It is telling that the only notable news to come out of the latest UN “Climate Summit” (COP 26) is that (P)resident Joe Biden fell asleep. The only real question is why everyone else didn’t fall asleep along with him.
At this point in the climate circus I’m tempted to say that when it comes to actual energy, the whole thing now resembles St. Augustine’s famous prayer: “Lord, make me chaste—but not yet!” The typical climate speech at Glasgow more or less runs as follow:
“The time for words is over! So here are some more words about the action that we must take . . . but won’t just now. In fact—Russia and OPEC, could you please pump out more oil and natural gas right away? And can coal mines please add an extra shift? The price of coal has skyrocketed because of soaring demand.”
If you do pay attention to this whole dreary business, you’ll know that virtually all of the doomsday predictions about climate change are based on emissions forecasts (in particular the one known as RCP 8.5) that the climate community no longer believes are plausible. This means that both the magnitude of prospective damages are likely less, and over a longer time horizon. In fact, the latest IPCC report admits this, not that the media or the climatistas would notice. They’d have to come up with new talking points, and the current ones are working so well.
The folks at Carbon Brief—a conventional or “consensus” climate change outfit—has noticed:
While fossil emissions are expected to return to near-record levels, the study also reassesses historical emissions from land-use change, revealing that global CO2 output overall may have been effectively flat over the past decade.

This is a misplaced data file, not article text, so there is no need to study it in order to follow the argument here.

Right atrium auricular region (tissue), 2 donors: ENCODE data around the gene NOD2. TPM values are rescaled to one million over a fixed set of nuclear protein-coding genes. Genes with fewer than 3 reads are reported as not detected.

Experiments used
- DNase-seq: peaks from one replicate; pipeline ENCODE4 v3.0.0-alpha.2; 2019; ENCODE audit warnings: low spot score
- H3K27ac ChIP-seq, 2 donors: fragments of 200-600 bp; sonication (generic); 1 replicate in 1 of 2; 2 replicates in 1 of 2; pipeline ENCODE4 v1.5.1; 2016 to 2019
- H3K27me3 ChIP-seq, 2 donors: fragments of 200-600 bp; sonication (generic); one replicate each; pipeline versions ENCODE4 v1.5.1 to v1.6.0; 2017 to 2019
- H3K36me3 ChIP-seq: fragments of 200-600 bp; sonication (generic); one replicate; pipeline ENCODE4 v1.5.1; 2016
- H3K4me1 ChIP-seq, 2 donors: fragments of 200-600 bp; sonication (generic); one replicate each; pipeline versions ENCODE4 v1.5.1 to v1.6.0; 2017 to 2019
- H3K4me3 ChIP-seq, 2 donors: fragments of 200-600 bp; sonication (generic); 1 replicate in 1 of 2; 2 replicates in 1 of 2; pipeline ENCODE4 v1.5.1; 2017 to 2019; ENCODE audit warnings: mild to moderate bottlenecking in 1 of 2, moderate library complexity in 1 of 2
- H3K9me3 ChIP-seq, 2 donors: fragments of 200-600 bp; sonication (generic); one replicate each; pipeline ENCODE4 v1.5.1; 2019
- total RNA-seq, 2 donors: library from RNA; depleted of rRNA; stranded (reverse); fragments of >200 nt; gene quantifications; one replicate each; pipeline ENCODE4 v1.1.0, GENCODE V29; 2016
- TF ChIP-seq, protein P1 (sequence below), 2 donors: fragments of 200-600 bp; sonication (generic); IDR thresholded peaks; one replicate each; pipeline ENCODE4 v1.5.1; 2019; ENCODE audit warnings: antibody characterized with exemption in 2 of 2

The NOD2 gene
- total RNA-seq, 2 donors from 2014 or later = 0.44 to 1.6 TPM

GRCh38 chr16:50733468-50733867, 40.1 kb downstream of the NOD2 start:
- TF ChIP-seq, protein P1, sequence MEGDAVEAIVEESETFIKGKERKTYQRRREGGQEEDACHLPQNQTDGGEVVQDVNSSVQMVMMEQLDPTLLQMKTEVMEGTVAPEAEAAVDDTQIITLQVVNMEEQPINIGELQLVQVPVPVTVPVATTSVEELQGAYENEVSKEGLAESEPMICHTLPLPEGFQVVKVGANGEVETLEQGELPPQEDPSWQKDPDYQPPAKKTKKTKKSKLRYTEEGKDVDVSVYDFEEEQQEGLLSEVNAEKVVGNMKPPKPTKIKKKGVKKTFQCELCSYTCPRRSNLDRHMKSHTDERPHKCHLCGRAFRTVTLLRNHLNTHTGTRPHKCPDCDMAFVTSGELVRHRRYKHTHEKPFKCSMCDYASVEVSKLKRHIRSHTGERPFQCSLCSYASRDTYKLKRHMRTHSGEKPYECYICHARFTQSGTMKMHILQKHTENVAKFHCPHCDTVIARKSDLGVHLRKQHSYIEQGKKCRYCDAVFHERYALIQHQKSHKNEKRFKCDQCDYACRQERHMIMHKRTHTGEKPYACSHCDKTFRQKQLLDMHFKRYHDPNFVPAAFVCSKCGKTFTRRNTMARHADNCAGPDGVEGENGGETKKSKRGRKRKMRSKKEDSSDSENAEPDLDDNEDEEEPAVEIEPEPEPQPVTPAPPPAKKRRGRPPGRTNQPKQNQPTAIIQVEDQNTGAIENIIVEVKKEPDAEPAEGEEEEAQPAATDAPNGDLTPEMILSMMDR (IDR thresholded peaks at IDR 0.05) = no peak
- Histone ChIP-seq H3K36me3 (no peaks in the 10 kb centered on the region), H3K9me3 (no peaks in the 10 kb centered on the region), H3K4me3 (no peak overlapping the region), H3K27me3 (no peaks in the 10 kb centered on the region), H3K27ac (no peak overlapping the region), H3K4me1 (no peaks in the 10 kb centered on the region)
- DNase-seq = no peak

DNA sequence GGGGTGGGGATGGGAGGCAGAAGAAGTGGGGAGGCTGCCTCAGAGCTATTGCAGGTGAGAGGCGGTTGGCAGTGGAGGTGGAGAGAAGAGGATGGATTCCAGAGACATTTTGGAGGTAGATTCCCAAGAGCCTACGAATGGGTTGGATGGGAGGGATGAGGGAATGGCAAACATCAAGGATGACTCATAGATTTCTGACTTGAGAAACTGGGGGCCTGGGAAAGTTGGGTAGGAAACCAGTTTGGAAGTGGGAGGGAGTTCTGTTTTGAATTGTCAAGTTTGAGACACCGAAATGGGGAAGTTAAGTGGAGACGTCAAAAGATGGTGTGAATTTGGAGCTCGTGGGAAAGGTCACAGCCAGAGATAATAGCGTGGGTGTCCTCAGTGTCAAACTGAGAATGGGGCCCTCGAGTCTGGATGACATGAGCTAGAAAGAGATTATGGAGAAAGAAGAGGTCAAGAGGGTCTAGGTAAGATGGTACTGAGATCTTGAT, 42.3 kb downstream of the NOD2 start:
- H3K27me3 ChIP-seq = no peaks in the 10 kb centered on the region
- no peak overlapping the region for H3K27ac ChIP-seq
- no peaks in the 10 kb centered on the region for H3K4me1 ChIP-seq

The 2021 GCP almost halves the estimate of net emissions from land-use change over the past two years – and by an average of 25% over the past decade.
These changes come from an update to underlying land-use datasets that lower estimates of cropland expansion, particularly in tropical regions. Emissions from land-use change in the new GCP dataset have been decreasing by around 4% per year over the past decade, compared to an increase of 1.8% per year in the prior version.
The report has a whole bunch of interactive charts, but this summary chart is enough for now:
And who might we have to thank for this good news?
Now back to Glasgow, where everyone will keep saying, “Lord, make me green—but not yet.”
Critically low wind power, for nearly the whole of yesterday, resulted in extremely high prices, with the two remaining coal units at Drax offering to saving the day at £4,000/MWh, nearly 100 times the wholesale price normal before the current crisis started, with many other fossil fuel generators also riding to the rescue at staggering prices.
Defund the COPs!